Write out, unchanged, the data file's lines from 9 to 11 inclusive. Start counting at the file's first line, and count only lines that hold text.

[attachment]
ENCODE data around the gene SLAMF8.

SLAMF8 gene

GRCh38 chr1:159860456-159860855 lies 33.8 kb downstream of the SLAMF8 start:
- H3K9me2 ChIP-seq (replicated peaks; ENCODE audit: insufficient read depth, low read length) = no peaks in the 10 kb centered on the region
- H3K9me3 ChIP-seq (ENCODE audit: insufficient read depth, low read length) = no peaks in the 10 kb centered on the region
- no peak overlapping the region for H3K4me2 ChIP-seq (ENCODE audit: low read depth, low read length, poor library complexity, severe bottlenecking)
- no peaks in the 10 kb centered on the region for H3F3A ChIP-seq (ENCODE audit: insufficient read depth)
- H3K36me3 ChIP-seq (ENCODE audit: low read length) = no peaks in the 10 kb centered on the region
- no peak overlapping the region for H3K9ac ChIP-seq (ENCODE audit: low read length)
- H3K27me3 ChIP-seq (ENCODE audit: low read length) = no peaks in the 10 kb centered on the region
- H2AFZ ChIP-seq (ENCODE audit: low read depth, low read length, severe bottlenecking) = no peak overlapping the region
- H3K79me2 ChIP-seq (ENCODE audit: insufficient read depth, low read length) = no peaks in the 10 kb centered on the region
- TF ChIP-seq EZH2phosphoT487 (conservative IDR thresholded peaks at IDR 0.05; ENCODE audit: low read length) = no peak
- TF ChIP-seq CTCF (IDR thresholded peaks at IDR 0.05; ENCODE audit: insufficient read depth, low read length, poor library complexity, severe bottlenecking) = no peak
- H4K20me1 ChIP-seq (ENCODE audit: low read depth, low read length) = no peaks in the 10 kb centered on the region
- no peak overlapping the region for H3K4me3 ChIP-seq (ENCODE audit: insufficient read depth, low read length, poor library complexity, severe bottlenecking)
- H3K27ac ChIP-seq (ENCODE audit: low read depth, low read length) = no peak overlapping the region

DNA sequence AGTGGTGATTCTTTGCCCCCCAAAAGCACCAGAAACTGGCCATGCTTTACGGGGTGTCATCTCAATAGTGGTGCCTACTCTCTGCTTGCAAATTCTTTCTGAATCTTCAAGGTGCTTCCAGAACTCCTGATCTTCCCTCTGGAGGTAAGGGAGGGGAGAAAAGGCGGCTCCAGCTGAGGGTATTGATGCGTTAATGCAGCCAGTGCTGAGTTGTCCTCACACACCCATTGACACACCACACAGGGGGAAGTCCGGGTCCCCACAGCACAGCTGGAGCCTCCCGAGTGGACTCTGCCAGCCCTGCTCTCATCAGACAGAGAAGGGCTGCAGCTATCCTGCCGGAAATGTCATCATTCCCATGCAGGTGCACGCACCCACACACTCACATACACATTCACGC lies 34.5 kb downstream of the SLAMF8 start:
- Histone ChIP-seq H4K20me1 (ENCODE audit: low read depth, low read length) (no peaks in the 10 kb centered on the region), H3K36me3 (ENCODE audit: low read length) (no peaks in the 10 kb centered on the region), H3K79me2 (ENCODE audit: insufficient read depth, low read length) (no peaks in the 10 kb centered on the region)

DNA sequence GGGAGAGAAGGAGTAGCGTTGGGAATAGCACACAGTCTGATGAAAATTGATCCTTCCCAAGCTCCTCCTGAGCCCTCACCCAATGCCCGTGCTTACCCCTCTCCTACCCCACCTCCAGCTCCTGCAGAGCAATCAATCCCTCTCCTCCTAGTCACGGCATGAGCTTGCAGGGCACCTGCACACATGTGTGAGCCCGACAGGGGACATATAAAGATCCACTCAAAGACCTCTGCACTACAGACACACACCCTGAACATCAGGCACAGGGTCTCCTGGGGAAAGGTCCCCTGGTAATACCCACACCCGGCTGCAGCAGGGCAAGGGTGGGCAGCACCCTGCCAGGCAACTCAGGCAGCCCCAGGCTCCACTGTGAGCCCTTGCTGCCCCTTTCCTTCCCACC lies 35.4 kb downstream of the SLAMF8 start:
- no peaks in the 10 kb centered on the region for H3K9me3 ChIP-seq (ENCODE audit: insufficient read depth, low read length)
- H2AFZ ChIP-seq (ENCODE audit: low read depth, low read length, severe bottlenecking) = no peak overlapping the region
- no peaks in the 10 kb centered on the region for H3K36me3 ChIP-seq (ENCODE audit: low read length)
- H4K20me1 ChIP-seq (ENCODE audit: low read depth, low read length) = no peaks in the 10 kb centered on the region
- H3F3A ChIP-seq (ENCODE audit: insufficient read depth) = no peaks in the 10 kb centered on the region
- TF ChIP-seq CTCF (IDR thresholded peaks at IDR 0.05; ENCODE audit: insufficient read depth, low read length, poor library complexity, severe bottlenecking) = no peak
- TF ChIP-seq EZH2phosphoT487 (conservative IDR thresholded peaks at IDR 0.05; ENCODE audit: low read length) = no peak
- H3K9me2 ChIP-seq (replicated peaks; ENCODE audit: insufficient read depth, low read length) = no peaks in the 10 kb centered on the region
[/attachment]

- no peak overlapping the region for H3K9ac ChIP-seq (ENCODE audit: low read length)
- H3K27me3 ChIP-seq (ENCODE audit: low read length) = no peaks in the 10 kb centered on the region
- H2AFZ ChIP-seq (ENCODE audit: low read depth, low read length, severe bottlenecking) = no peak overlapping the region